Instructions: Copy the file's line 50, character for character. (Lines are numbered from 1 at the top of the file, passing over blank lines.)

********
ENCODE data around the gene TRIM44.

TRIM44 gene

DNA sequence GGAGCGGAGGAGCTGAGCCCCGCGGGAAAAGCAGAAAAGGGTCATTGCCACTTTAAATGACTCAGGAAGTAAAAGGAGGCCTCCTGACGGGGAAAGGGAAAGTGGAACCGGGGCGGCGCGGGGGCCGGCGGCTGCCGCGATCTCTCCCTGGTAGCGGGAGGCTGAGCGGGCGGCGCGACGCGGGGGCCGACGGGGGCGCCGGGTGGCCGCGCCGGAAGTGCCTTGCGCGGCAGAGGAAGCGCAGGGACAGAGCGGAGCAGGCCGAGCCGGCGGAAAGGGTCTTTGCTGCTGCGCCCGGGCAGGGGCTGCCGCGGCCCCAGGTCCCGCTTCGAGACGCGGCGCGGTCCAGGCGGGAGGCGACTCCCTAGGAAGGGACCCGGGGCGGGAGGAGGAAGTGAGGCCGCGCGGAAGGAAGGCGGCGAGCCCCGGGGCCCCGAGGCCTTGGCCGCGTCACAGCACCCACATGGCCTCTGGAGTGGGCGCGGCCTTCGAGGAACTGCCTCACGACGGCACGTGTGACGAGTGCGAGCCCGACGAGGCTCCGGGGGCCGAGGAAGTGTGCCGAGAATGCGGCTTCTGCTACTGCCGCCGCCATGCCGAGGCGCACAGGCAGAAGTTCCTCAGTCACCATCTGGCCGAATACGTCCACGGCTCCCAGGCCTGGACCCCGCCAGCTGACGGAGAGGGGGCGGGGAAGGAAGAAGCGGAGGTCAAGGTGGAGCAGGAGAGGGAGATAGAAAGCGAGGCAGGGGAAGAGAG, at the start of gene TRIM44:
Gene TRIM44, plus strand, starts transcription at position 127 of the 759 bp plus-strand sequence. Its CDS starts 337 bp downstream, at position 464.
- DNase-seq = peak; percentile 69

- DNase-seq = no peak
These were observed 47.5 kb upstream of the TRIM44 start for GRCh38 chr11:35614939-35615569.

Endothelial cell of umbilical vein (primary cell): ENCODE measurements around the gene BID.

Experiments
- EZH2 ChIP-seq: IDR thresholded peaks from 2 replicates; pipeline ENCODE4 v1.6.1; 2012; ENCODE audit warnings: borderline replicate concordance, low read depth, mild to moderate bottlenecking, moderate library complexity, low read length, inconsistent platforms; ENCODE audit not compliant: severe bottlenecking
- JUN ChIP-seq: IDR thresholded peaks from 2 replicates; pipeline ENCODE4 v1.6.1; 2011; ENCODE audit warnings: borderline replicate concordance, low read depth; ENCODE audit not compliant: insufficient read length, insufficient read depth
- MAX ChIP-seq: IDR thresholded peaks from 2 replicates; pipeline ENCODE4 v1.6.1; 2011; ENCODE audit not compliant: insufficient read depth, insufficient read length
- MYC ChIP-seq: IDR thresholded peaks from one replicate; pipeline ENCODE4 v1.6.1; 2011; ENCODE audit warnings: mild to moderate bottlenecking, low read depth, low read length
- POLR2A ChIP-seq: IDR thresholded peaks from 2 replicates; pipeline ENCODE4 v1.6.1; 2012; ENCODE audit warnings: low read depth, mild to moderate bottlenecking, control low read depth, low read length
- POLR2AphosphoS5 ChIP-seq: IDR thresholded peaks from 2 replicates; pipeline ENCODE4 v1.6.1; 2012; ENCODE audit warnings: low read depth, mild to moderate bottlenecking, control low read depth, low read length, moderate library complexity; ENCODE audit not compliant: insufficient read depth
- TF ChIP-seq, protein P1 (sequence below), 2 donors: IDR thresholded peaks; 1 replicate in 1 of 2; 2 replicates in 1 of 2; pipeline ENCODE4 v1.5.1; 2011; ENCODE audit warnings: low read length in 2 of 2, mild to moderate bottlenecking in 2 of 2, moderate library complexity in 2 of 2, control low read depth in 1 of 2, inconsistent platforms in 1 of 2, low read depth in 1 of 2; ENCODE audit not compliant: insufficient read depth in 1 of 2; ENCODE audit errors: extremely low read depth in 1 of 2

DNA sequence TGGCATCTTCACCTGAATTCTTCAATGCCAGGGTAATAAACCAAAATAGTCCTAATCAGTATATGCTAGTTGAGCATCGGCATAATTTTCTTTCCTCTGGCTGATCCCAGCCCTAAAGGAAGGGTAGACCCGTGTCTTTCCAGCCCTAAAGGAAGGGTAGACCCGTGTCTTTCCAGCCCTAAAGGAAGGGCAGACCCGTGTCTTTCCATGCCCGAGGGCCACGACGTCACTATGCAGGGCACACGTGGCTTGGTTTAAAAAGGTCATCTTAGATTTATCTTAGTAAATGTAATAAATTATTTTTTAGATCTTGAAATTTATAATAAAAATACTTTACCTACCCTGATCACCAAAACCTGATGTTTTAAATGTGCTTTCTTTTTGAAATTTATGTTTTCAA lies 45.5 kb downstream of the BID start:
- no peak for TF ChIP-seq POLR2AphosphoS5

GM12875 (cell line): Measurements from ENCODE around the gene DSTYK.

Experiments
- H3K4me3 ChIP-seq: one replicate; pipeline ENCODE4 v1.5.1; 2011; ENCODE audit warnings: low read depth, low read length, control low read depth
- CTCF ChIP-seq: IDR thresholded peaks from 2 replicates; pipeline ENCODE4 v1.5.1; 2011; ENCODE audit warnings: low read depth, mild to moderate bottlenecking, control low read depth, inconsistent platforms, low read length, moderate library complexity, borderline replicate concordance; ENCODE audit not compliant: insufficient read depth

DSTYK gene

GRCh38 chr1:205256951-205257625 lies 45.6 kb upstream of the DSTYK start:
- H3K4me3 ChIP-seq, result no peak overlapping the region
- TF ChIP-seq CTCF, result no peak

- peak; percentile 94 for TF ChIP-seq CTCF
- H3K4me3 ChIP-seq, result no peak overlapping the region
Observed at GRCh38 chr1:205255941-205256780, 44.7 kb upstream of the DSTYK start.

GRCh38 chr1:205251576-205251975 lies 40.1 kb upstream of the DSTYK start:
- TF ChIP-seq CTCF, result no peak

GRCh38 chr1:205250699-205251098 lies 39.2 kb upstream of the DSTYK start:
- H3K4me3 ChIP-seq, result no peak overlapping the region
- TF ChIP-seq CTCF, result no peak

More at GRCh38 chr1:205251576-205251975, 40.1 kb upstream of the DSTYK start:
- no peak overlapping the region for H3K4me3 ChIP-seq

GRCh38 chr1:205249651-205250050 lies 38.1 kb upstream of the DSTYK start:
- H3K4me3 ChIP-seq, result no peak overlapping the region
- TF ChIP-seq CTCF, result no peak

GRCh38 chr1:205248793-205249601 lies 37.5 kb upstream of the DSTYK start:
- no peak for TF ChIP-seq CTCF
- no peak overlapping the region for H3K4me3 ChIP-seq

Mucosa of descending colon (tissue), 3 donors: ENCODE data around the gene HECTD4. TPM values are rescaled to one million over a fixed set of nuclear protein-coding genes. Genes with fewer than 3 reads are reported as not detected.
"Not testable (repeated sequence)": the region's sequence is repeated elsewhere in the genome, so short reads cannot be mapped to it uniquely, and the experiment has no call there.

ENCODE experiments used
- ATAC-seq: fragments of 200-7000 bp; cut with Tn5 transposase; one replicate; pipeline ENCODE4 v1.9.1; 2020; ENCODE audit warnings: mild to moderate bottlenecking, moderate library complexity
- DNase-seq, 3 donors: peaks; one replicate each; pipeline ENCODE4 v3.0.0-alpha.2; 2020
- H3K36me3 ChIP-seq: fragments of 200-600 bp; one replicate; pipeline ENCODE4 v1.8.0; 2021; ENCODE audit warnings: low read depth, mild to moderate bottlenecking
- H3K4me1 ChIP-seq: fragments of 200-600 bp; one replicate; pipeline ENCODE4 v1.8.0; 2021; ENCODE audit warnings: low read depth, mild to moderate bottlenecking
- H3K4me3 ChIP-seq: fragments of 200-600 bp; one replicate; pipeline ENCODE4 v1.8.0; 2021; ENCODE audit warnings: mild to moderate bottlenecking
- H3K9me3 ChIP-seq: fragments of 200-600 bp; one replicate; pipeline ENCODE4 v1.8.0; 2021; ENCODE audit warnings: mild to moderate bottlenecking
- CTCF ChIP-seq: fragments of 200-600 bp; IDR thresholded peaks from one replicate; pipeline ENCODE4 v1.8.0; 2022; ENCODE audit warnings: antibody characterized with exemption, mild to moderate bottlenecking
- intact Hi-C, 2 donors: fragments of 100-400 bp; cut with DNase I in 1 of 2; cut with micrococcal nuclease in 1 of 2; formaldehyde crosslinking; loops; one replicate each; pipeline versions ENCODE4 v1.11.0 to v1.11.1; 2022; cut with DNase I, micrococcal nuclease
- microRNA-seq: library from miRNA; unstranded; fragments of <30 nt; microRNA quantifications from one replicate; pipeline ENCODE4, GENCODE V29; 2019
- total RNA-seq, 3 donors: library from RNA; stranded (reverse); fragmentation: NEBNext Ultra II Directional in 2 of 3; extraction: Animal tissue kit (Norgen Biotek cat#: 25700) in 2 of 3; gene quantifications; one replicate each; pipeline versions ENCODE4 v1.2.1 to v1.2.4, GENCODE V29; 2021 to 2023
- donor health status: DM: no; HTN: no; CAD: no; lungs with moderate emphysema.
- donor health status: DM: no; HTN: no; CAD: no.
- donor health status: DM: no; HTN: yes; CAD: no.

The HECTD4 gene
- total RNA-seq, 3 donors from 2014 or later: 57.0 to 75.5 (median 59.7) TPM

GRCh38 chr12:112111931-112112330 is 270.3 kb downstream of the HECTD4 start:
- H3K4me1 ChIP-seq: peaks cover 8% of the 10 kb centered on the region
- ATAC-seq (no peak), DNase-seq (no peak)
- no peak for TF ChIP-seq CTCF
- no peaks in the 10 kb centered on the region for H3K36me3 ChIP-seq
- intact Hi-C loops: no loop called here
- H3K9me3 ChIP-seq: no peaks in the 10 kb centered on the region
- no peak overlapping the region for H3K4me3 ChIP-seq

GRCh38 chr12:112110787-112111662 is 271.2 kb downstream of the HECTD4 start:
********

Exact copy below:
- H3K4me3 ChIP-seq: fragments of 200-600 bp; one replicate; pipeline ENCODE4 v1.8.0; 2021; ENCODE audit warnings: mild to moderate bottlenecking